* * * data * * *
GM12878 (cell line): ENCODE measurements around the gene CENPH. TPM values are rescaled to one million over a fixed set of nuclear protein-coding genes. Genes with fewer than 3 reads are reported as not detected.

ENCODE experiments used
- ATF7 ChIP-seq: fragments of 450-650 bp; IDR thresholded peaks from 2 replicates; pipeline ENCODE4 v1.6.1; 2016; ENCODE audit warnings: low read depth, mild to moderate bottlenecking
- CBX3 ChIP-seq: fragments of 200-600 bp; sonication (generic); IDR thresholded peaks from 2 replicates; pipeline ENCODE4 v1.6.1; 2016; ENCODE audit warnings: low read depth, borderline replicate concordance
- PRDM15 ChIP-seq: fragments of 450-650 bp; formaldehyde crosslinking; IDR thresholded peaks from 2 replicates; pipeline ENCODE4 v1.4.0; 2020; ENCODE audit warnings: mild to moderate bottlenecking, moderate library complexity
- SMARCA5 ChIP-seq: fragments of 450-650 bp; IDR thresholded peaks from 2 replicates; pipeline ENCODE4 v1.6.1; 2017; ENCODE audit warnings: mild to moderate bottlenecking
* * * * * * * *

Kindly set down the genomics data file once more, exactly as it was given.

GM12878 (cell line): ENCODE measurements around the gene CENPH. TPM values are rescaled to one million over a fixed set of nuclear protein-coding genes. Genes with fewer than 3 reads are reported as not detected.

ENCODE experiments used
- ATF7 ChIP-seq: fragments of 450-650 bp; IDR thresholded peaks from 2 replicates; pipeline ENCODE4 v1.6.1; 2016; ENCODE audit warnings: low read depth, mild to moderate bottlenecking
- CBX3 ChIP-seq: fragments of 200-600 bp; sonication (generic); IDR thresholded peaks from 2 replicates; pipeline ENCODE4 v1.6.1; 2016; ENCODE audit warnings: low read depth, borderline replicate concordance
- PRDM15 ChIP-seq: fragments of 450-650 bp; formaldehyde crosslinking; IDR thresholded peaks from 2 replicates; pipeline ENCODE4 v1.4.0; 2020; ENCODE audit warnings: mild to moderate bottlenecking, moderate library complexity
- SMARCA5 ChIP-seq: fragments of 450-650 bp; IDR thresholded peaks from 2 replicates; pipeline ENCODE4 v1.6.1; 2017; ENCODE audit warnings: mild to moderate bottlenecking